Subject: Bird Strikes
From: firstname.lastname@example.org(Erik Shilling)
Date: Jun 27 1996
I've had two bird strikes. One during WW II while flying a C-
46 in the upper Assam valley of northwest India. The other doing
an airshow here in California, flying an Stolp Acroduster I with a
260 hp Lycoming engine.
The first occurred on a flight from Calcutta to Dinjan in
upper Assam valley. I had departed Calcutta on my way to Dinjan
and was down low flying along the Bamapurta river. It was a
beautiful day and like many time before, I'd fly down low looking
for wild animals such as Elephant herds etc.
I was about 100 miles west of my destination at about 100 feet
when I saw a buzzard at my same altitude. India was full of them.
The bird went through the prop, and into the right engine. It
bashed the cowling in, tore off one Cuffs from a four bladed
electric prop, and guts were all over the front of the engine.
I had to feather the engine due to the unbalanced prop.
Fortunately I had a light load and was able to climb up to a
comfortable altitude and continue on to my destination. The damage
was so great, that if the bird had hit the windshield it would have
* * *
The second bird strike happened here in California. I was
doing an airshow at Flabob airfield, and had taken off to start my
routine. I took off and made a left hand turn, circling the field
to gain altitude. Then when parallel to the runway I dove to red
line speed to open my show with four vertical rolls, then as many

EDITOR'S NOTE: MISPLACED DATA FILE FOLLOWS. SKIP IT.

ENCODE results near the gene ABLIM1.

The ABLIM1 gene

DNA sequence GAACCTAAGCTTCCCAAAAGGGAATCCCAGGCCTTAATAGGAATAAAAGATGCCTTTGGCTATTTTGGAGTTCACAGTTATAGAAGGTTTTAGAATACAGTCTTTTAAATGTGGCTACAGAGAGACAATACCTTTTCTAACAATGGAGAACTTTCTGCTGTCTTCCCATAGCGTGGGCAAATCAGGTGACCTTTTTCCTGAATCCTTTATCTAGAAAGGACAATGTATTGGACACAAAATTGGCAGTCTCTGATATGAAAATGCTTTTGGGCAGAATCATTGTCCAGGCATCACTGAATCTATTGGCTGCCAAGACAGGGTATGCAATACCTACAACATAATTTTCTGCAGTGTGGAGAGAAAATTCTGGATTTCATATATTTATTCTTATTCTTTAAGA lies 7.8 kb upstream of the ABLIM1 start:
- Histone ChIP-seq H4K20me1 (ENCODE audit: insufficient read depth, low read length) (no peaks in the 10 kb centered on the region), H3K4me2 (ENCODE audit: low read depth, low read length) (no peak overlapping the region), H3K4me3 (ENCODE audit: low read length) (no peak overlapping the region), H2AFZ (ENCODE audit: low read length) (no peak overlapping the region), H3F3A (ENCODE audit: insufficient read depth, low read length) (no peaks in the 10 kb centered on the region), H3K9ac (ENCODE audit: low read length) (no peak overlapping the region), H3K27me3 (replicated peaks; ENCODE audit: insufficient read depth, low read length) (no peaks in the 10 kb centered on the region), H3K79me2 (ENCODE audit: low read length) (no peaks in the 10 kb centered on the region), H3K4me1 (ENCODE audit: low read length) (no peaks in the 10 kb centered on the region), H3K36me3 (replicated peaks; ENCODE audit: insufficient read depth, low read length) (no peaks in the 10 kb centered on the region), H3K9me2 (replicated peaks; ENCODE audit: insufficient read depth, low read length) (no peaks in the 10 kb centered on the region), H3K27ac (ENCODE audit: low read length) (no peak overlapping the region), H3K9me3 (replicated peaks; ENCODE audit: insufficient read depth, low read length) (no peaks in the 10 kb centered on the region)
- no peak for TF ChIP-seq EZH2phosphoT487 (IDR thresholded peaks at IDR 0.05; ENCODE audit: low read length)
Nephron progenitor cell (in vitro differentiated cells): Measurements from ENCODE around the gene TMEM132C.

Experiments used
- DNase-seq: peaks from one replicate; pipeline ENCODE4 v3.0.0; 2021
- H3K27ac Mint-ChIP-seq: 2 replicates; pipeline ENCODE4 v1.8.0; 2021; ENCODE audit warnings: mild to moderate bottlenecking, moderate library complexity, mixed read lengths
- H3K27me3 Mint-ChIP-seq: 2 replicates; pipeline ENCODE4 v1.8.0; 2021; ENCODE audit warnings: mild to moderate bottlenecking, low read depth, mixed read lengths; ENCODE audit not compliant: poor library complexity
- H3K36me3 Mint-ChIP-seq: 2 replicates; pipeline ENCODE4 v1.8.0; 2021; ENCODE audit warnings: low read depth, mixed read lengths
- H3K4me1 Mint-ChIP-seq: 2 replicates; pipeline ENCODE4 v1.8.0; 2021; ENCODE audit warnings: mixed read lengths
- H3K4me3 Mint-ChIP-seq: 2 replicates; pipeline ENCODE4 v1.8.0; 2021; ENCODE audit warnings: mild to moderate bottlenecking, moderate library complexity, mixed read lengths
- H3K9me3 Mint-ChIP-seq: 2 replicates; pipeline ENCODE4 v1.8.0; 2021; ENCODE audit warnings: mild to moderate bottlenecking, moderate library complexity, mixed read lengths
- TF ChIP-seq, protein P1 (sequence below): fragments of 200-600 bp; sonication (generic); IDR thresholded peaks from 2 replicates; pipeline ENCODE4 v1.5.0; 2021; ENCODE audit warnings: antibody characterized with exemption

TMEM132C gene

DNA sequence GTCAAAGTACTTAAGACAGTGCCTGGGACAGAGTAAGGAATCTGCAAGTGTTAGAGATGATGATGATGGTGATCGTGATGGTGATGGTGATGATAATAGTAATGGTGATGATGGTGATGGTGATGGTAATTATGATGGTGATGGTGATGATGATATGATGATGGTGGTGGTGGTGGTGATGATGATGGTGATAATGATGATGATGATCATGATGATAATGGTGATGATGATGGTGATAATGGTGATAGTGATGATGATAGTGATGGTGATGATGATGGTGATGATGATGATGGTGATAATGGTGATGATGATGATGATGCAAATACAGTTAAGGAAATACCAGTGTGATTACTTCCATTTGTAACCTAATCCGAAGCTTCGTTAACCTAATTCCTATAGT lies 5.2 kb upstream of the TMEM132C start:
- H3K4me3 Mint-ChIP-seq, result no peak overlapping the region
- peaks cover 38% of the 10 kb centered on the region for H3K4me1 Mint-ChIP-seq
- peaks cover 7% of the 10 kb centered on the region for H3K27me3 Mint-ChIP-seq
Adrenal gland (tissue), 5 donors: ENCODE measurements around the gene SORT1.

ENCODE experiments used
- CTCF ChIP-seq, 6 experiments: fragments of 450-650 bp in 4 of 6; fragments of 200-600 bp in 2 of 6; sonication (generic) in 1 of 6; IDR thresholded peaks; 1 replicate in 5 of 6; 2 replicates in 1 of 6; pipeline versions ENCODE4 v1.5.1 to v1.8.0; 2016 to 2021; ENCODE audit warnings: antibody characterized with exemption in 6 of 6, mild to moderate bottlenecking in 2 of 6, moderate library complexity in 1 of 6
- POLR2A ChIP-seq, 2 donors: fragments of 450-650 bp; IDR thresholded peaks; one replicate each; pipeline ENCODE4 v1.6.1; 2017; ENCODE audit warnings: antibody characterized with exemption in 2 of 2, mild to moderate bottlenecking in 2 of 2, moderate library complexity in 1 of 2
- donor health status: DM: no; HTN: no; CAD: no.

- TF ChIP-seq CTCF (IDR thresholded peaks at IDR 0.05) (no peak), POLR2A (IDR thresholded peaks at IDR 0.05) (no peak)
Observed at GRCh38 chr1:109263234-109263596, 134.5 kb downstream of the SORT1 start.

torques rolls I could get.
I had pulled vertical and at two hundred feet, started my
roll, when I saw a bunch of small birds in my path directly above.
All I could do was stop the roll, but was unable to take evasive
action. Also the birds were so small I didn't think there would be
much damage even if I hit one. Besides being vertical and barely
200 feet, there wasn't much I could do in the way of an evasive
maneuvering, besides there were too many. As I went through the
flock my engine quit as though I had pull the mixture into idle
cutoff. What a hell of a position to be in, vertical WITH no
engine. Fortunately I had gone to red line speed of 220 mph in the
dive, so I was able to push over and make a quick 360 landing dead
When I got on the ground a number of us were inspecting the
airplane for damage, and found that the guts of one of the birds
had gone into one of the impact tubes on the airbody of the fuel
air regulator. With no more impact pressure fuel was cut-off.
Erik Shilling Author; Destiny: A Flying Tiger's
Flight Leader Rendezvous With Fate.
3rd Squadron AVG